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May 03, 2005

Monbiot on BP

I think Old Georges is being a bit harsh on BP here. West Papua (Irian Jaya to Indonesians) was indeed sold down the river, is indeed a land occupied, is indeed suffering from the violent imposition of that occupation. However, there’s one huge sticking point here, at least for all of those who think that international law exists or has any validity.

However disgusting the original occupation was, under that very international law it was legal. Indonesia is the de jure sovereign government of West Papua. It may not be de facto, it may not be morally correct that it is de jure, it may not be acting morally as that government, but according to international law, it is the government. And we are supposed to obey international law, yes?

Or, do we only obey it when it already agrees with what we want to do? Which rather opens a can of worms, doesn’t it?

May 3, 2005 in United Nations | Permalink


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Zing! However, I suspect that if Tony Blair were to announce that he was declaring war on British Petroleum, killing tens of thousands of its employees and making no real plan for running the company after putting Lord Browne in jail, George Monbiot would probably vote against that policy too. I know I would.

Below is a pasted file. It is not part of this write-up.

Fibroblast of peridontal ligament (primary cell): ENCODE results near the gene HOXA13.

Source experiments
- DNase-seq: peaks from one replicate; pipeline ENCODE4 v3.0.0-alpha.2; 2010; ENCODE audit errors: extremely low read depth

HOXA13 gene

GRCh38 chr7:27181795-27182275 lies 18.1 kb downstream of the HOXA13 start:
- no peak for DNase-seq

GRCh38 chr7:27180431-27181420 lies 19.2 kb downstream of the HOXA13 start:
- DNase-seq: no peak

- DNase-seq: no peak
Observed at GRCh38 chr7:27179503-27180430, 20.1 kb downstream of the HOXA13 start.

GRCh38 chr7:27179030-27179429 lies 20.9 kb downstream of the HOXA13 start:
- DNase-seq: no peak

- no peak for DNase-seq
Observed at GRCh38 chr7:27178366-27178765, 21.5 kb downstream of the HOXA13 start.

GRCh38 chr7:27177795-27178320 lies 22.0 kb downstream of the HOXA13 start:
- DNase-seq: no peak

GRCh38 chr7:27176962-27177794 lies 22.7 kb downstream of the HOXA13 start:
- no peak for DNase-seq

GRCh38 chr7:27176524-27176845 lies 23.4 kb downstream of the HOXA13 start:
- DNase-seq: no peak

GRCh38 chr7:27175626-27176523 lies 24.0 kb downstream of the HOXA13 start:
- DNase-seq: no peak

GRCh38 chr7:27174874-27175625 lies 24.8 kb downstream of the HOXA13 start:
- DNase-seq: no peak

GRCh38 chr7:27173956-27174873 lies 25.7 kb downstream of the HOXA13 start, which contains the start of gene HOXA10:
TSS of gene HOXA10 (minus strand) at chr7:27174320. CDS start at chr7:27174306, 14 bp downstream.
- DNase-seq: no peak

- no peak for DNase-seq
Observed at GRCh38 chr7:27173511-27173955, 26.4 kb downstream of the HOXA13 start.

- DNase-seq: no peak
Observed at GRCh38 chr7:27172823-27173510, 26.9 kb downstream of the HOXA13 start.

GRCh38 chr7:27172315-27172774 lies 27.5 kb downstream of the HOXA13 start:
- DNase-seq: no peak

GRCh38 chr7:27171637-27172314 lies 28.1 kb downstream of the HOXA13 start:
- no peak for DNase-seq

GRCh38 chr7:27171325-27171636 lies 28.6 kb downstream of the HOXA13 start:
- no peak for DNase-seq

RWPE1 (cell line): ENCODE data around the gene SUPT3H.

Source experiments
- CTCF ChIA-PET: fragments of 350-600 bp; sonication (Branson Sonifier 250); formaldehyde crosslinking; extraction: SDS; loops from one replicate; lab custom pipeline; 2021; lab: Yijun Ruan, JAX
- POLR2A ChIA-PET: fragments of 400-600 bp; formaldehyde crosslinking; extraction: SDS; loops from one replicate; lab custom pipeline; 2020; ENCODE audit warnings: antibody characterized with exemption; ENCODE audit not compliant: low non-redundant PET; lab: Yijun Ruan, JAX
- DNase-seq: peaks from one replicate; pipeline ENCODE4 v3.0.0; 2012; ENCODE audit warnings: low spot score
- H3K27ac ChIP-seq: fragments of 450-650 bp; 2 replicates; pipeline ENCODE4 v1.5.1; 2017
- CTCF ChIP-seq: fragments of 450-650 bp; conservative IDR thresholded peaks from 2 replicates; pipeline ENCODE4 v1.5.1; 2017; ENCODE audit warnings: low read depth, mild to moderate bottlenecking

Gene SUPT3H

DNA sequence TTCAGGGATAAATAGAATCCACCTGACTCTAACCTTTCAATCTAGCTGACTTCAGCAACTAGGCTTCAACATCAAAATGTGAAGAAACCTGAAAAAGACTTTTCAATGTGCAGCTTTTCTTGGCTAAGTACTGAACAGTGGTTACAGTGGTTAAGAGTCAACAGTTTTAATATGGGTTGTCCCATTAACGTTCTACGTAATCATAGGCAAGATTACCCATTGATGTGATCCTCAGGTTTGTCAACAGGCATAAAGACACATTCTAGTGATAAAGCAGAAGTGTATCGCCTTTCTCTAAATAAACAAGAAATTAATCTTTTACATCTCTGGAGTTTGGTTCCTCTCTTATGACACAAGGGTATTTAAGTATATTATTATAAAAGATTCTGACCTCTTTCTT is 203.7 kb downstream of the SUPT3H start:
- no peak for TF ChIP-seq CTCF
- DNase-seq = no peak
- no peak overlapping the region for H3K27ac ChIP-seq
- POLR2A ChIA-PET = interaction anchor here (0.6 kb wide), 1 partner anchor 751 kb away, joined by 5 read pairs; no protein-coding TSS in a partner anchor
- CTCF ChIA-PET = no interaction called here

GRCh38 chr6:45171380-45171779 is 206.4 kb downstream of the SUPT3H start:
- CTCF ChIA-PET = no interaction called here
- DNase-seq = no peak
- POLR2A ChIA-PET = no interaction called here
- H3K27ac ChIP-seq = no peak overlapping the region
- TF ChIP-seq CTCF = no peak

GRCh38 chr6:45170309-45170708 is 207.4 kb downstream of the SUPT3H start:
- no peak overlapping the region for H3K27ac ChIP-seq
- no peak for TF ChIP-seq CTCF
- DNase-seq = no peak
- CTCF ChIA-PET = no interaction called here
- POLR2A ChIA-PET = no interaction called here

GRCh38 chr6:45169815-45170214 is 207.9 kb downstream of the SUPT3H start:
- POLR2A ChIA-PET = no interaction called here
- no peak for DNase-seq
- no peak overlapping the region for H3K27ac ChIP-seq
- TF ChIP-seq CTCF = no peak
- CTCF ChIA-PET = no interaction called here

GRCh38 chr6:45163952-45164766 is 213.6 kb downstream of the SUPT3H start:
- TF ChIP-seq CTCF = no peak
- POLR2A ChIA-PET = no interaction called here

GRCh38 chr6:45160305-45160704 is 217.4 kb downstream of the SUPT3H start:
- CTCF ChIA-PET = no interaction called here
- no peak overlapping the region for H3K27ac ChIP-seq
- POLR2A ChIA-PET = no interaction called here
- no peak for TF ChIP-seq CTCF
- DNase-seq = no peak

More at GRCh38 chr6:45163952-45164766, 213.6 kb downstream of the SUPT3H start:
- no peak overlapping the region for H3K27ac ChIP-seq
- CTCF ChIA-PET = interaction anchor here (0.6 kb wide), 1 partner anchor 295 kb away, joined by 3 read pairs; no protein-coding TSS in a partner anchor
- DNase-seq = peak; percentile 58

Posted by: dsquared | May 3, 2005 1:38:12 PM

In arguing that BP is legally but not morally entitled to prospect for gas in West Papua, he is in effect undermining the entire Lefty Philosophy.

The war in Iraq was, so they keep saying illegal - But was it immoral? Its a big argument in itself, but legal trumps moral is the usual response.

If Indonesia doesn't have true Sovereignty over Papua because it doesn't have the implicit consent of the people, then how can Saddam have been said to be in any way a legitimate ruler of Iraq?

The UN recognises Indonesia as Sovereign. Is it possible that they could be wrong? If so why should we ever listen to them again?

I think he may have a small point for a change, but its unfortunate for him that for once not being a complete Moonbat, undermines all the times when he is.

Posted by: EU Serf | May 3, 2005 3:32:41 PM

>George Monbiot would probably vote against that policy too.

If you changed "killing the employees" to "making most of them prisoners for the duration", then I suspect George would vote for the policy.

Posted by: Pog | May 3, 2005 9:12:07 PM